Just as a good UI designer knows how to create a rectangle in Sketch, so to does a backend developer know how to build a NoSQL database: the true skill of design is knowing where to place that rectangle in order to create a pleasing layout, or how to organize data in order to minimize latency.

So know that when someone starts talking about systems architecture, they’re really talking about architecture, and less about code. And once this topic is broken down, it’s not that complicated (on a high-level, at least) to comprehend.

The backend can be broken down into three layers:

  1. Controllers – these handle client requests, such as when a user adds an item to their cart.
  2. Services – access data in the DAO layer, and send it back to the controller, which then sends the retrieved information to the client.
  3. Data Access Objects (DAO) – This is the layer where data can be stored, organized, and accessed.

Most often, these layers can be implemented by cloud providers; these platforms – like Amazon Web Services, Google Cloud Platform, or Microsoft Azure – will sell managed services like on-demand servers, or databases (in addition to many other services).

When someone speaks to the scalability of the cloud, this is what they’re referring to; “the cloud” is really a collection of remote servers that provide customers with ready-made backend infrastructure, giving companies the ability to increase their operations without needing to store, manage, and maintain servers physically on site.

Within these layers are components, of which we’ll cover the four most basic and widely-used:

  1. Virtual machines – Like most things in the world of computers, the moniker “virtual machine” is an apt descriptor of what VMs do; a VM is nothing but a computer simulated inside of a computer, much like a digital Russian nesting doll. When utilizing cloud providers, VMs will be hosted on larger servers that allocate the necessary CPU, RAM, SSD, and network bandwidth in order to run your VM – this exact process can be achieved on a personal computer as well. VMs run the operations of your backend.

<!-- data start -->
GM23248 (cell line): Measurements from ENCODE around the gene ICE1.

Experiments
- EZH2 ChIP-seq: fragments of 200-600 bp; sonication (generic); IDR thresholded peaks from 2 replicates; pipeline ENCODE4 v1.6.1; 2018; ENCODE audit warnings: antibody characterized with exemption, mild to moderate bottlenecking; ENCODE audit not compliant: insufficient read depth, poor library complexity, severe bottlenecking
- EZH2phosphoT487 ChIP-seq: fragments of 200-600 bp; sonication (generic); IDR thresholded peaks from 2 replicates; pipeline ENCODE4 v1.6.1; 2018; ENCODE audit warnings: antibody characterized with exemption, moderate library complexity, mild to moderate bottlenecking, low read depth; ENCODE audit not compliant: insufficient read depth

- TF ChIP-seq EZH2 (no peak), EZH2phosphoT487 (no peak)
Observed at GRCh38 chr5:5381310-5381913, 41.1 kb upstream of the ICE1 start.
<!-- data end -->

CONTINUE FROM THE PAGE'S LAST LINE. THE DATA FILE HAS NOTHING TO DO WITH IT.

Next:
2. Load balancers – Run too many applications on your computer, and it’ll start to slow down. The same is true for your VMs in the cloud or on your local servers – too many client requests, and the time it takes to load a page can skyrocket. Your backend’s load balancer is designed to solve this problem: load balancers act as a medium between your backend’s controllers and services layer. Load balancers both interpret client requests from the controllers layer, and keep track of the health of VMs – and to ensure low latency client request, the load balancer distributes those client requests evenly between VMs.
  3. Databases – Databases are how your DAO layer is organized. There are two types of database structures: non relational (NoSQL), or relational (SQL). We’ll cover those a little bit below.
  4. Caches – The reason databases can have different structures is because certain databases are optimized for different types of data, in order to decrease the time it takes to access information. Caches are used for the same reason; during times of heavy traffic, caches can store data that is sure to be accessed in rapid succession by many clients, thus reducing the time it takes to complete client requests. Caches can be thought of as super-optimized, small databases.